Aviation makes up less than 3% of global carbon emissions. But for many of us, flying is one of the most carbon-intensive choices we can make.
How intensive? A single return flight from LA to NYC creates 1.4 tons of CO2e per passenger – similar to what the average person living in the Philippines emits in an entire year.
Flight emissions play a key role in global carbon inequality. Most people on Earth (around 90%) will never get the chance to fly, while 1% of the world’s population produces more than half of aviation emissions.
If you want to reduce your flight footprint, flying less is your best option. But sometimes you have to get on a plane. When this happens, limit your impact by skipping layovers, flying economy class, and taking fewer, longer trips. (Learn more about flying sustainably.)
After we’ve taken ownership of the emissions within our control, we can buy carbon offsets for flights. There’s a bit of a learning curve – but it’s not as scary as you think!
What are carbon offsets for flights?
Carbon offsets help businesses, governments, and individuals compensate for the emissions they produce. When we purchase carbon offsets for flights, we invest in climate-friendly projects to counteract our share of a flight’s emissions.
A carbon offset credit represents one metric ton of carbon dioxide equivalent (CO2e) removed from the atmosphere. In theory, this helps neutralize emissions produced in one place - like a flight - by reducing or removing the equivalent amount elsewhere.
In practice, carbon offsetting is far from perfect. The carbon offset market is notoriously poorly-regulated, and many projects don’t actually provide the benefits they purport. In fact, one EU study found 85% of offset projects it examined were “unlikely” to achieve their reduction claims.
That’s not to say you shouldn’t buy carbon offsets for flights. Carbon offsetting can be effective when paired with practices to reduce emissions in the first place. But it really matters which projects you support.
How to find high-quality carbon offsets for flights
It can be tempting to check “offset flight emissions” when you buy your ticket – and get on with your day. Unfortunately, there are a lot of questionable offset programs out there. It’s not always easy to tell the good from the bad, but it helps if you know what to look for:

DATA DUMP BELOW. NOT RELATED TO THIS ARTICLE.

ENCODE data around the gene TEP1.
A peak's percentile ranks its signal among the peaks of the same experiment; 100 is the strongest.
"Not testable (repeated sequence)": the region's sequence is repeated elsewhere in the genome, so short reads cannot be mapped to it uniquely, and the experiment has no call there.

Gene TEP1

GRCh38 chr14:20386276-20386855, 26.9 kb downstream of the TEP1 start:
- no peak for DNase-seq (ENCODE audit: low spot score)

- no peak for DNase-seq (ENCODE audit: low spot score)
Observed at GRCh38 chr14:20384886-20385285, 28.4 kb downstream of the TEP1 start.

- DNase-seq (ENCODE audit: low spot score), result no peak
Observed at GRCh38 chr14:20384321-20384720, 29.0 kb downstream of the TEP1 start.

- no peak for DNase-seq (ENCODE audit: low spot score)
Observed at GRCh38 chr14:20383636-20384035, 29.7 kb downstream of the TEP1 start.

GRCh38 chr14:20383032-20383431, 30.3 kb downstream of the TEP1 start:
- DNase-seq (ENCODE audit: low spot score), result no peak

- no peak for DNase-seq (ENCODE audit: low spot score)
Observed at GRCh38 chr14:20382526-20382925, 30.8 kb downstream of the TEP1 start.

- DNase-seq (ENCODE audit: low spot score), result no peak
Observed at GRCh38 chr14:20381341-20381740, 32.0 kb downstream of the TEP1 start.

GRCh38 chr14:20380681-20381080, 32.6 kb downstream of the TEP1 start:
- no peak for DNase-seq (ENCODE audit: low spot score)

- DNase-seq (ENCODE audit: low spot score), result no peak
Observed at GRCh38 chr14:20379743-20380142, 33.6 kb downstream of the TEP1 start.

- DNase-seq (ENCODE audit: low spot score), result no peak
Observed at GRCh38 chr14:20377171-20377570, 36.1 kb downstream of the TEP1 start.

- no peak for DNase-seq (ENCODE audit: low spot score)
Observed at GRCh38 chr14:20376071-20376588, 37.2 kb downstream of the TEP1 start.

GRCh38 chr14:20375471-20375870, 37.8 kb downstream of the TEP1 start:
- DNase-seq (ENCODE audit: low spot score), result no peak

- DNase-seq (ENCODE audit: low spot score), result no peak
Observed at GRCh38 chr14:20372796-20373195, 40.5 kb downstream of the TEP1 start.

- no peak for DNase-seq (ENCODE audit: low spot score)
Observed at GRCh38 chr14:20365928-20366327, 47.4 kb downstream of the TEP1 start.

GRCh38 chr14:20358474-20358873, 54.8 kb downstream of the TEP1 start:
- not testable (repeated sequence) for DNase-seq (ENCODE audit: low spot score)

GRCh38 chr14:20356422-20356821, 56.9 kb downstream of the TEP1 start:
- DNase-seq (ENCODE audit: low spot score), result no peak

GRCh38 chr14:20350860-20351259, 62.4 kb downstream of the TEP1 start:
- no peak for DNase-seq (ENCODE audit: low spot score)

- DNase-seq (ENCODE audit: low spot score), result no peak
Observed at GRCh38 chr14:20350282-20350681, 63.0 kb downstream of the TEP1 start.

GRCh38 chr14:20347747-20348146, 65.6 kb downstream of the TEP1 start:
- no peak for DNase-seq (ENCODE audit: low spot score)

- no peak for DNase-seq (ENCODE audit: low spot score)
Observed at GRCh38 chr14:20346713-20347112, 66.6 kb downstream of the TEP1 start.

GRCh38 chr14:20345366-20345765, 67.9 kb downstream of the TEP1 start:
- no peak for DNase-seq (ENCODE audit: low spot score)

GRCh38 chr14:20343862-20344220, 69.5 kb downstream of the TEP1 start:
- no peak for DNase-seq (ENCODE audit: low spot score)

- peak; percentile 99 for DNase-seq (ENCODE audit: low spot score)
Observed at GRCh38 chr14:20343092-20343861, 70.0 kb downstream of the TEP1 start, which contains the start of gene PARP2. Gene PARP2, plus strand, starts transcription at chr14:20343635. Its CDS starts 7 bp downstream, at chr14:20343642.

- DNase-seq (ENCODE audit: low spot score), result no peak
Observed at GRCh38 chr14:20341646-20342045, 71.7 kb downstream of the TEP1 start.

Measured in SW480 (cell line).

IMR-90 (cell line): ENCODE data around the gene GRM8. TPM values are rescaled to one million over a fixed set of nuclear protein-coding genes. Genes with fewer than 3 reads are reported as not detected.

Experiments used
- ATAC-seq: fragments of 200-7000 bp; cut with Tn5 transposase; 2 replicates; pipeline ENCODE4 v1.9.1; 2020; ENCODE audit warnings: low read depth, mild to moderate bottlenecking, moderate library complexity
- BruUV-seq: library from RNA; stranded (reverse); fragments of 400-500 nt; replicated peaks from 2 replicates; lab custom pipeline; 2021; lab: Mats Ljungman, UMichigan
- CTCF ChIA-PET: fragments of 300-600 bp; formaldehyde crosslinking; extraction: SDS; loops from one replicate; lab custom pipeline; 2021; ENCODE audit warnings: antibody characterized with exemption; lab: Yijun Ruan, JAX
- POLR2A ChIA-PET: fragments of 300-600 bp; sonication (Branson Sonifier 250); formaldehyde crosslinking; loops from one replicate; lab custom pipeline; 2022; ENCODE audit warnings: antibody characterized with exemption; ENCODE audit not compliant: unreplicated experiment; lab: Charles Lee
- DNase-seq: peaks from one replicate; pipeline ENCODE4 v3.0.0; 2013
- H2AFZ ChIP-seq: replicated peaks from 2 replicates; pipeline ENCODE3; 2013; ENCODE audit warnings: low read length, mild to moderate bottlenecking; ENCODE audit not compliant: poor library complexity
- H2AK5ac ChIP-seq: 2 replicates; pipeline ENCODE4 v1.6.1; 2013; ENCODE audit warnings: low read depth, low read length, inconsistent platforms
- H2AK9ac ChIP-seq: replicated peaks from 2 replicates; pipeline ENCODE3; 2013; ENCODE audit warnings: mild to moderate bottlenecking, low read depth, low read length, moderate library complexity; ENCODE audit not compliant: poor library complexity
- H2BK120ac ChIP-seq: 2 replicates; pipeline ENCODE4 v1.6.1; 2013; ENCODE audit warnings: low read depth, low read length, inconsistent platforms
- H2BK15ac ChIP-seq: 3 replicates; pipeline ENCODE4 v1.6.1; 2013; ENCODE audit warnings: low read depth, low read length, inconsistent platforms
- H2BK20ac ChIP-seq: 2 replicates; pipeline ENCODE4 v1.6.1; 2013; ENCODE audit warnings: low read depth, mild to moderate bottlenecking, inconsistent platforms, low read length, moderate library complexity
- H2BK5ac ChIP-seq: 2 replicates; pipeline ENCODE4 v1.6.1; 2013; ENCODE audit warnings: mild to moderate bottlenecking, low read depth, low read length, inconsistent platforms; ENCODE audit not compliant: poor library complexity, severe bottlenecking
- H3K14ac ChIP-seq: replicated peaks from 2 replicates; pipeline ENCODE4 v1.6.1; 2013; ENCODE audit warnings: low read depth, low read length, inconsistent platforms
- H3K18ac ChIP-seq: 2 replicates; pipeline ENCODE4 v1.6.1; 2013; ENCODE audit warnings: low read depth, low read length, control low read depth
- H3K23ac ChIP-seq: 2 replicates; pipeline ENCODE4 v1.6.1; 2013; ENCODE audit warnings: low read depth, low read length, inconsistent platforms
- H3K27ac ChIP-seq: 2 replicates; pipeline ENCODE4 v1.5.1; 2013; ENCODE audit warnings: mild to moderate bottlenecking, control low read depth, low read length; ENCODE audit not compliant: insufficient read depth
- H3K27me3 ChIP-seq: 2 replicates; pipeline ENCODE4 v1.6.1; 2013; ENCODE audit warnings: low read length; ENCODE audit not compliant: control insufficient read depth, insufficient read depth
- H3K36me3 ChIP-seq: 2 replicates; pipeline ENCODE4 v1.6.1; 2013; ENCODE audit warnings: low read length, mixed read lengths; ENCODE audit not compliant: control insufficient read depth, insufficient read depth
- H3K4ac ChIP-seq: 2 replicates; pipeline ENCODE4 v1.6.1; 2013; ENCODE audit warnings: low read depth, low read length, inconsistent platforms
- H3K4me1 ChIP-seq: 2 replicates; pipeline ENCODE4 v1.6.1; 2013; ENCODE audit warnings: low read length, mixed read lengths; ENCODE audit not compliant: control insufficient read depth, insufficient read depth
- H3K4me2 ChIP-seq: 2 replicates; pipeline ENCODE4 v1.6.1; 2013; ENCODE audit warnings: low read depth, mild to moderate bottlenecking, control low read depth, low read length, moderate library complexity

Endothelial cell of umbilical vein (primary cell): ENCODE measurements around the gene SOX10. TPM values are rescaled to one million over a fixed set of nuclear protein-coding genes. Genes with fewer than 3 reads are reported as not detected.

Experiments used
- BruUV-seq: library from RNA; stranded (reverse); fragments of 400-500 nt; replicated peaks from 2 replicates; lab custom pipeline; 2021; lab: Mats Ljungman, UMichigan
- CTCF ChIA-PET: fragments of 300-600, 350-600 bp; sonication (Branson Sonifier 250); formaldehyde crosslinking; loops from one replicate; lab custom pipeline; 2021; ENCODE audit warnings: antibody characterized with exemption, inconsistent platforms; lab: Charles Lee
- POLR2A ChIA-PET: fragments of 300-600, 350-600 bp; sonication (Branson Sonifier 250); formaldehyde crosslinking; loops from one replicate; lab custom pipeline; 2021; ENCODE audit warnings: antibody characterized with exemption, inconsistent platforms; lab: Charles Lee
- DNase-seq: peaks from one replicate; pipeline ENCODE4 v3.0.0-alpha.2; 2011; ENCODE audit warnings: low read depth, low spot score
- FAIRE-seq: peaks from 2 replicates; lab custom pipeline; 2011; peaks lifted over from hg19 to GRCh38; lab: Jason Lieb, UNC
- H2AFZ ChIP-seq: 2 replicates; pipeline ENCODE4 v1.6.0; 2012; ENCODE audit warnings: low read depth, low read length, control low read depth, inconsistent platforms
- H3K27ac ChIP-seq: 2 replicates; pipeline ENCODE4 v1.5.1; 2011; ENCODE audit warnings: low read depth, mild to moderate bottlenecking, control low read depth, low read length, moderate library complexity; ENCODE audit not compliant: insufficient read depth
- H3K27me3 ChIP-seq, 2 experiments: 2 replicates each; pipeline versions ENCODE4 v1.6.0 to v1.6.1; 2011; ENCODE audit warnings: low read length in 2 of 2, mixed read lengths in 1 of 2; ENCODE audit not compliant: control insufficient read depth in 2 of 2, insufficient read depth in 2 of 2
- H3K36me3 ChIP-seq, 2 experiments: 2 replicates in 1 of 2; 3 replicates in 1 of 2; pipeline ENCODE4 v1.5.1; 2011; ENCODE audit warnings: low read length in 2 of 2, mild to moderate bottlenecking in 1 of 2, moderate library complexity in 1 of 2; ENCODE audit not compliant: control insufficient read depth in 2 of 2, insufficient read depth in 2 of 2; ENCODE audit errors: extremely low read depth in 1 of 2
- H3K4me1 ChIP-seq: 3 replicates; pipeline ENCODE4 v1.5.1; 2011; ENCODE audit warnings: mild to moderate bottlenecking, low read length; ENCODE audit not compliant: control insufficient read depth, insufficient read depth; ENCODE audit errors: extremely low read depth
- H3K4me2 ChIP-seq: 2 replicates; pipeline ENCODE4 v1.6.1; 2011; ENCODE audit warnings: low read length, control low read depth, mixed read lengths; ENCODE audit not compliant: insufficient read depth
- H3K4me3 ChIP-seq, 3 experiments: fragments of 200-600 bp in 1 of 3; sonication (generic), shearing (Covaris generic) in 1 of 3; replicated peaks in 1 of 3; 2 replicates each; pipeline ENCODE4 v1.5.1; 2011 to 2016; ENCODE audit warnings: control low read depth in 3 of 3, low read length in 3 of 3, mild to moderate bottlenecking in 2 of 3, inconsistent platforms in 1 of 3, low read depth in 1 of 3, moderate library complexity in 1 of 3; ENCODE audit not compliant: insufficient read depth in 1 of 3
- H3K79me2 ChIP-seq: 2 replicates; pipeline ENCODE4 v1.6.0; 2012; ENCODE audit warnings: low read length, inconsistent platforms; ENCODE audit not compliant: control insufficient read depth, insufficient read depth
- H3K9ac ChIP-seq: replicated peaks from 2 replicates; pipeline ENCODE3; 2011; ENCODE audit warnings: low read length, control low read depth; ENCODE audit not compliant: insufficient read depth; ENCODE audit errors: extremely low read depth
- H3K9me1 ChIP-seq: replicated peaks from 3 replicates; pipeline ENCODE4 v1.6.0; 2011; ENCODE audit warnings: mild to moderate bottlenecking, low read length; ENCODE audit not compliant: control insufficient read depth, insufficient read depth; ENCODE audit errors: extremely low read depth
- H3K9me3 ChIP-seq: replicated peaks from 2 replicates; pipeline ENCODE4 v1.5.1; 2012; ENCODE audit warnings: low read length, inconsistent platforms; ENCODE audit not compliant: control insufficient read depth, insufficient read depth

Transparency: Businesses that rigorously vet their offset vendors will make it easy to find information about the specific projects they support, including how they verify reduction claims and exactly how they use your offset dollars.
Verifiability: Reputable certifications like Gold Standard and Verra are a good starting point, but they’re not enough on their own. Look for companies that also perform their own rigorous evaluations and are transparent about their specific criteria and processes.
Additionality: Offsets must provide a benefit that wouldn’t have happened otherwise – i.e., reducing, removing, or avoiding additional emissions. Otherwise, projects get credit for environmental benefits they didn’t create, and greenhouse gas levels continue to rise.
Permanence: A high-quality project’s carbon reduction or removal is hard to reverse. An offset program should demonstrate how their projects maintain a long-term impact.
Enforceability: If a vendor sells a carbon credit to multiple parties, you won’t actually neutralize your emissions. Offset programs should provide evidence the credits they buy are sold once and then retired.
Transformative Potential: Beyond compensating for today’s emissions, offset projects should contribute to a future where all life can thrive. Look for environmental and social co-benefits and solutions that could help advance global decarbonization efforts.
The aviation industry has embraced carbon offsetting in recent years. Many airlines even offer flight emissions calculators so customers can offset their travel footprint right at checkout. Unfortunately, while airline offsets can help ease flightskam - or flight guilt - some are pretty ineffective.
A 2021 investigation by the Guardian, for instance, found forest protection schemes used by major airlines do not provide emissions reductions consistent with their predictions. In other words, some airlines get the green credentials – and leave our emissions in the air.
We reviewed carbon offset programs from the six largest US airlines, using the same criteria we use to analyze projects in Joro’s Carbon Portfolio. Here’s everything you need to know.
Joro's evaluation of major US airline offset programs